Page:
It is a tricky situation. I remembered being in the hospital with my son when he was born and I was so scared, excited and just overwhelmed. There was a lady across the hall who had miscarried. Walking by her room felt like I was walking in a cemetery. My heart would sink. The pain in their faces was so raw, that I could feel their pain. My son had colic and would cry so much. I had to talk loud to be heard over his screams. I remember yelling at my mom at the time that I wish I could make him stop crying. ( It hurt me to see him in pain) I saw the parents in the other room turn and look at me. I was wrapped up in the care of my baby and forgot their pain. The woman started crying. I realized, she wished she had a baby who was crying and probably thought I meant that his crying was annoying. I felt horrible and wanted to explain to her but I couldn’t see how it would’ve made her feel better. I think I even joined her in her pain.
To a new mother, or even a repeat new mom, you are aware of other people pain but for the sake of your baby, life must go on.

I don’t think they were being insensitive on purpose, but when you have young children you simply can’t live in mourning. Children feel your anxiety and grief.

He should’ve excused himself from the room before his wife entered and attended his wife. But being it was only two weeks ago and probably the first time he went through something this painful, it is understandable. I think it all was just unfortunate.

nofurbelowsbatgirl's avatar

Having been a person who has dealt with a lot of loss and grief, I am actually wondering if the situation was too soon for the husband and wife. I know I couldn’t be around couples for the longest time after my husband died.

I don’t think anyone was acting insensitive or anyone was being over dramatic, maybe vulnerable?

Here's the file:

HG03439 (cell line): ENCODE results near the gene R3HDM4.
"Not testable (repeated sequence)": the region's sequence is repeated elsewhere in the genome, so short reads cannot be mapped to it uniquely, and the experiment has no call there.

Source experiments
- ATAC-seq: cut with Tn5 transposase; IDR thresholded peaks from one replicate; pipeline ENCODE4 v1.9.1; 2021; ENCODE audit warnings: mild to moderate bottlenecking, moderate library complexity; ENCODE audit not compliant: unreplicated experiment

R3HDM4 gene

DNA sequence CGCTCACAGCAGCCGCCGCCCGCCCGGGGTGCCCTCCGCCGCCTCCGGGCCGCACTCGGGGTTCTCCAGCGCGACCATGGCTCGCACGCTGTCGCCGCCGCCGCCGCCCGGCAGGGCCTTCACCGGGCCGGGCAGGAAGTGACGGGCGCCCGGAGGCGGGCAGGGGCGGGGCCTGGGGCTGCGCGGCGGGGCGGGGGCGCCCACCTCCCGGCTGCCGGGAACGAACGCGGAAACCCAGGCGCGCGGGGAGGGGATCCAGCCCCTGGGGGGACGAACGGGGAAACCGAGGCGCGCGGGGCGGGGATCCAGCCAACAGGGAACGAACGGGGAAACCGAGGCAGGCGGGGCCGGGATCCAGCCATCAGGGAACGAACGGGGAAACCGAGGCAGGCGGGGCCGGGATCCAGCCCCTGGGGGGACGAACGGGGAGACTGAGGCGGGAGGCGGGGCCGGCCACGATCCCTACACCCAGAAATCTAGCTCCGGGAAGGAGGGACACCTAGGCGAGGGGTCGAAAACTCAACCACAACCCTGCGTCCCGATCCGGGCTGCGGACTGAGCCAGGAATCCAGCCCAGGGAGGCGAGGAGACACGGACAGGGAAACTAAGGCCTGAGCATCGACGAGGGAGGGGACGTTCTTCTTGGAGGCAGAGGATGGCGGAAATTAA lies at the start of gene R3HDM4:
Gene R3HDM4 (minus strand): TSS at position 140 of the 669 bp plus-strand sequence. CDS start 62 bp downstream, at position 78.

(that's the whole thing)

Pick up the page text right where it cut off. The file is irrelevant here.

SuperMouse's avatar

@Katniss and @nofurbelowsbatgirl I think you both make a great point about it maybe being too soon to be socializing. I didn’t think about that until you mentioned it.

nofurbelowsbatgirl's avatar

@SuperMouse Sometimes even the grieving person I think doesn’t even realize it. Grief is such a personalized thing. I never even understood it until it really actually happened to me. But anger is a stage of grief and the setting may have just been too overwhelming for him as he was trying to deal with too many personal emotions, plus all the added stresses you mentioned is probably a major boiling point for him. It sounds like these people just need to take a break for a week or two and close the blinds in their home and light a candle for their baby.

I did not even get off the couch for a month or more, heck anything beside the couch I don’t remember. I think this couple might actually need some grief counseling, so if you, our someone close to you knows of a way to nonchalantly let them know without stirring the pot, it might be a good idea to help them through.

Gabby101's avatar

If they have an 18 month old, then they are living with a child who is a reminder of the one they lost, so it’s not like the other mothers were bringing up motherhood to someone who was not a mother. Also, the idea that you should avoid all mention of children for someone who lost a child, or husband for someone who lost a husband is not realistic. If something you say triggers sadness then apologize and let that person grieve and move on. You cannot blame other people for your grief.